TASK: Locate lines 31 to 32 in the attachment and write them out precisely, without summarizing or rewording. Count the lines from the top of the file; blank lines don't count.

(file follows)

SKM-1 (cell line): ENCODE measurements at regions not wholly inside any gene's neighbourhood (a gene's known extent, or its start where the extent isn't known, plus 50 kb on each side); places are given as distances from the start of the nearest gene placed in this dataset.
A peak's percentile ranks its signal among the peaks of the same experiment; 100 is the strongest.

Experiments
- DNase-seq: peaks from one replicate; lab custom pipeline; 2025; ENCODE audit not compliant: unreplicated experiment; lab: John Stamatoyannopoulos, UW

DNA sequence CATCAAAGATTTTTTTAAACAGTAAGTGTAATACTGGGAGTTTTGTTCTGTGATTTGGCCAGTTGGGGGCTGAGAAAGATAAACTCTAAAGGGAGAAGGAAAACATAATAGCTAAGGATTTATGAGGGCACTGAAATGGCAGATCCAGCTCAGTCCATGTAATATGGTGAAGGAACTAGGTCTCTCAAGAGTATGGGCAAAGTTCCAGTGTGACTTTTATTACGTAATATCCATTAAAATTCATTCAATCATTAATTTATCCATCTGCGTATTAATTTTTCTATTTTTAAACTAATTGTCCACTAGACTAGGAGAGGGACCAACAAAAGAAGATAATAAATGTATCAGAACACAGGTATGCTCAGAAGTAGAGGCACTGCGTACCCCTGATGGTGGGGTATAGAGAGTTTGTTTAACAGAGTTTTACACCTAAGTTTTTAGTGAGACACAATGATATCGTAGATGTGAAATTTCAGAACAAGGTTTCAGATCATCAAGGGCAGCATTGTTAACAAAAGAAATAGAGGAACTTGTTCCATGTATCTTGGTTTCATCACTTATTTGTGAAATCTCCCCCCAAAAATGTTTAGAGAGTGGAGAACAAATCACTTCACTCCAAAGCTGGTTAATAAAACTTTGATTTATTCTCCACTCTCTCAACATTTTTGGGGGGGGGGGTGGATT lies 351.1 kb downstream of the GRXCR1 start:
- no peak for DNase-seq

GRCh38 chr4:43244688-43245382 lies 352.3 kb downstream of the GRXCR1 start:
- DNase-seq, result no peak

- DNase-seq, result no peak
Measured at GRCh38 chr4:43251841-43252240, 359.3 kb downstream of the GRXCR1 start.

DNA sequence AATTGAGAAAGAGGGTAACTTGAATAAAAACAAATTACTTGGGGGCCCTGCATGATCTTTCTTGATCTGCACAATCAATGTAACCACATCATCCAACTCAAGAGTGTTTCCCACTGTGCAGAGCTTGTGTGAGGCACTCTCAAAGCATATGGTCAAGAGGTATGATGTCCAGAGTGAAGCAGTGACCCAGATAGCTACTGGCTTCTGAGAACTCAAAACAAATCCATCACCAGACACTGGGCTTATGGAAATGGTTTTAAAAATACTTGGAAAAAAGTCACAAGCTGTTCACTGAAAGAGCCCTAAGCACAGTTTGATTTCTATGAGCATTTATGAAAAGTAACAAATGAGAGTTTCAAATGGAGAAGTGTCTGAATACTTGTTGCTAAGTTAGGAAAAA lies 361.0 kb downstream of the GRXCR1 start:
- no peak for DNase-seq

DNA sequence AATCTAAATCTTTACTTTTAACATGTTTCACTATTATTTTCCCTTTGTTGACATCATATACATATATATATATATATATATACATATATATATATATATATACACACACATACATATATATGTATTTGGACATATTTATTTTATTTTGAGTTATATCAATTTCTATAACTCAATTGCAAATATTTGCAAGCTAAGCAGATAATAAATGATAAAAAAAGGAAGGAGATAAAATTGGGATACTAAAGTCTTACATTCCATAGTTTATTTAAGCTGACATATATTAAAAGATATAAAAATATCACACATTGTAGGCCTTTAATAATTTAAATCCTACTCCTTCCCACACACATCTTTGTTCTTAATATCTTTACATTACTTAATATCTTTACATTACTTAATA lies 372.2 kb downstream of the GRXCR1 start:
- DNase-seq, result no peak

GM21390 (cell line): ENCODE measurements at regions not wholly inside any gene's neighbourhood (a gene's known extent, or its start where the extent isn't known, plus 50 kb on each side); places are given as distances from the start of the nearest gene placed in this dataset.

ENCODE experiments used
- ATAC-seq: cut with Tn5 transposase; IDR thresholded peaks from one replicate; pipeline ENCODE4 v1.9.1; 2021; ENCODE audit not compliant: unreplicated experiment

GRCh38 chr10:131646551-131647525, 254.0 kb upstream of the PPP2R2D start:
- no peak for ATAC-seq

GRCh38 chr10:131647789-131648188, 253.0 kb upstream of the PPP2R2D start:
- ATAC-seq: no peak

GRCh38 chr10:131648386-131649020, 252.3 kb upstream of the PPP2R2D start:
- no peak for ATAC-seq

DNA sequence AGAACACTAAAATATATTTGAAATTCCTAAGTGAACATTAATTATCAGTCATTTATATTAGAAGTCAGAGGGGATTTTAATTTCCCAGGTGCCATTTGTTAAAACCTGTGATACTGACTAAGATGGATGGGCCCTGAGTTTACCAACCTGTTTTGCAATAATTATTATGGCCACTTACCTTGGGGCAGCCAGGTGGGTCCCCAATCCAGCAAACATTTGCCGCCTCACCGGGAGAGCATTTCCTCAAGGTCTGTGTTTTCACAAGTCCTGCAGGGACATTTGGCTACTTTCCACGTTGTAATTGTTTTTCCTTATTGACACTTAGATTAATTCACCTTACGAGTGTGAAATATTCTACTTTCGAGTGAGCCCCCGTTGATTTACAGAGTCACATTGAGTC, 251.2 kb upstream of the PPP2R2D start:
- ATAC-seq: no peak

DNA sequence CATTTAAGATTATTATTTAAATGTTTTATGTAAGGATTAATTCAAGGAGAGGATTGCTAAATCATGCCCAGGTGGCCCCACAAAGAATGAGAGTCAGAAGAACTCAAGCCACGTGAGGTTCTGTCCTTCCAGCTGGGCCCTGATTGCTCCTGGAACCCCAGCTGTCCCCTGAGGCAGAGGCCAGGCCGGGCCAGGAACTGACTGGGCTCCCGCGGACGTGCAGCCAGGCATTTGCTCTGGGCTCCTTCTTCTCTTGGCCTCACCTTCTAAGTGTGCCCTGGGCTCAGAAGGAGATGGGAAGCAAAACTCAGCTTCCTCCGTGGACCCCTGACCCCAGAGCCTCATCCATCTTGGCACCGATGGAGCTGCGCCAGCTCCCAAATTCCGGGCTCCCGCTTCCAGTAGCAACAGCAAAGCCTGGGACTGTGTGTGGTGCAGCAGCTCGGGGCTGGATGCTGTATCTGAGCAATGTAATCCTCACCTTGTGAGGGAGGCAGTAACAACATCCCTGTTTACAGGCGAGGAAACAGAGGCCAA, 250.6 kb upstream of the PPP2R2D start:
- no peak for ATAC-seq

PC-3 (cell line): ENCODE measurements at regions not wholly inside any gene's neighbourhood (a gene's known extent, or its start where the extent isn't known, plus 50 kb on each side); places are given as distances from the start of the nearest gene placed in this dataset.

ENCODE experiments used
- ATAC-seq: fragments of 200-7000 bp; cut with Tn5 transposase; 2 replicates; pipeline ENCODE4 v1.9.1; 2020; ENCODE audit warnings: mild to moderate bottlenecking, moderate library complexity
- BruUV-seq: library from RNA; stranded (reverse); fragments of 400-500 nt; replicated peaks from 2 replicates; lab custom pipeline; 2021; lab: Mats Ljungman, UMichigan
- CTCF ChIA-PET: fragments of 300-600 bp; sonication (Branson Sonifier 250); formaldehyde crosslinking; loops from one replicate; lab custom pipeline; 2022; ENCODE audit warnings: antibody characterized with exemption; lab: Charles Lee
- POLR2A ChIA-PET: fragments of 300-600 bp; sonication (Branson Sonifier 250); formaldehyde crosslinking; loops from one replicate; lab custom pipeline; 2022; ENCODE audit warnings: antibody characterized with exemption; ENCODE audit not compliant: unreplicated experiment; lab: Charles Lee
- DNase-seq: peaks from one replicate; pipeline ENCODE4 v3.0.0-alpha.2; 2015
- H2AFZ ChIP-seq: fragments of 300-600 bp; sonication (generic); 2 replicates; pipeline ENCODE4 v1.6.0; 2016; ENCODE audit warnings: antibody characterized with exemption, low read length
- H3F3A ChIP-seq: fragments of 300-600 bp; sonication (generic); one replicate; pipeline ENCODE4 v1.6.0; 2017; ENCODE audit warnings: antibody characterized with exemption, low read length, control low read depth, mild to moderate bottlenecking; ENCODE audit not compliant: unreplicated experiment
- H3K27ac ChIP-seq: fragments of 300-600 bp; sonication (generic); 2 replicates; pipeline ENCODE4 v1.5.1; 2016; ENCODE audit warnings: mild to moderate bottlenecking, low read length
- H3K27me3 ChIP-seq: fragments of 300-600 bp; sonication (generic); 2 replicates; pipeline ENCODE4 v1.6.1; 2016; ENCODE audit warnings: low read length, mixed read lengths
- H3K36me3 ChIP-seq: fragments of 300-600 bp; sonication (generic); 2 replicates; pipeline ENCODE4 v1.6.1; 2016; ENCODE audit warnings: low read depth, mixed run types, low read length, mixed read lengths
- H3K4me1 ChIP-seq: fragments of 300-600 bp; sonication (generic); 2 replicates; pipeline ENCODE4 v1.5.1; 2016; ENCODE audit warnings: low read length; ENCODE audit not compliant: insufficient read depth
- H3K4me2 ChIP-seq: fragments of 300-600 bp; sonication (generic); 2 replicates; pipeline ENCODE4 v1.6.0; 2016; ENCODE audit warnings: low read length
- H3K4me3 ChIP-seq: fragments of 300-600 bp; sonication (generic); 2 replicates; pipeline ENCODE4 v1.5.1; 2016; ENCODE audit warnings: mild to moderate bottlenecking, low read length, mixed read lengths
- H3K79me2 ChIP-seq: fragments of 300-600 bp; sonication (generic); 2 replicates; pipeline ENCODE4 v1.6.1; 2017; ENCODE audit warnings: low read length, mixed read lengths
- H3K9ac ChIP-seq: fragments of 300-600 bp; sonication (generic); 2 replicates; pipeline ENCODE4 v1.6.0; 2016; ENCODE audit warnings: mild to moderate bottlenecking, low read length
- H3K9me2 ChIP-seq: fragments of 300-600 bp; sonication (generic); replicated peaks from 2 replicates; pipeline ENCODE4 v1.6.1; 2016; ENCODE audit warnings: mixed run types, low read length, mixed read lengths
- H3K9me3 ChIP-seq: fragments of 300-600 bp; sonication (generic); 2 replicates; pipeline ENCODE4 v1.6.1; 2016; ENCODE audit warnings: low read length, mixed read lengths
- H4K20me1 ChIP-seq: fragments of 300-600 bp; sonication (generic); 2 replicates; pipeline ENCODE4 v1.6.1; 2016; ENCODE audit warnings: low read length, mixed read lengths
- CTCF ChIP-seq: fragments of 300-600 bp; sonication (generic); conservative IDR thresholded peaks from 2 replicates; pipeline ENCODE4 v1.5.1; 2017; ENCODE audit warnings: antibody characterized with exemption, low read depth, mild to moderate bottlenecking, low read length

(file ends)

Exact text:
- BruUV-seq: library from RNA; stranded (reverse); fragments of 400-500 nt; replicated peaks from 2 replicates; lab custom pipeline; 2021; lab: Mats Ljungman, UMichigan
- CTCF ChIA-PET: fragments of 300-600 bp; sonication (Branson Sonifier 250); formaldehyde crosslinking; loops from one replicate; lab custom pipeline; 2022; ENCODE audit warnings: antibody characterized with exemption; lab: Charles Lee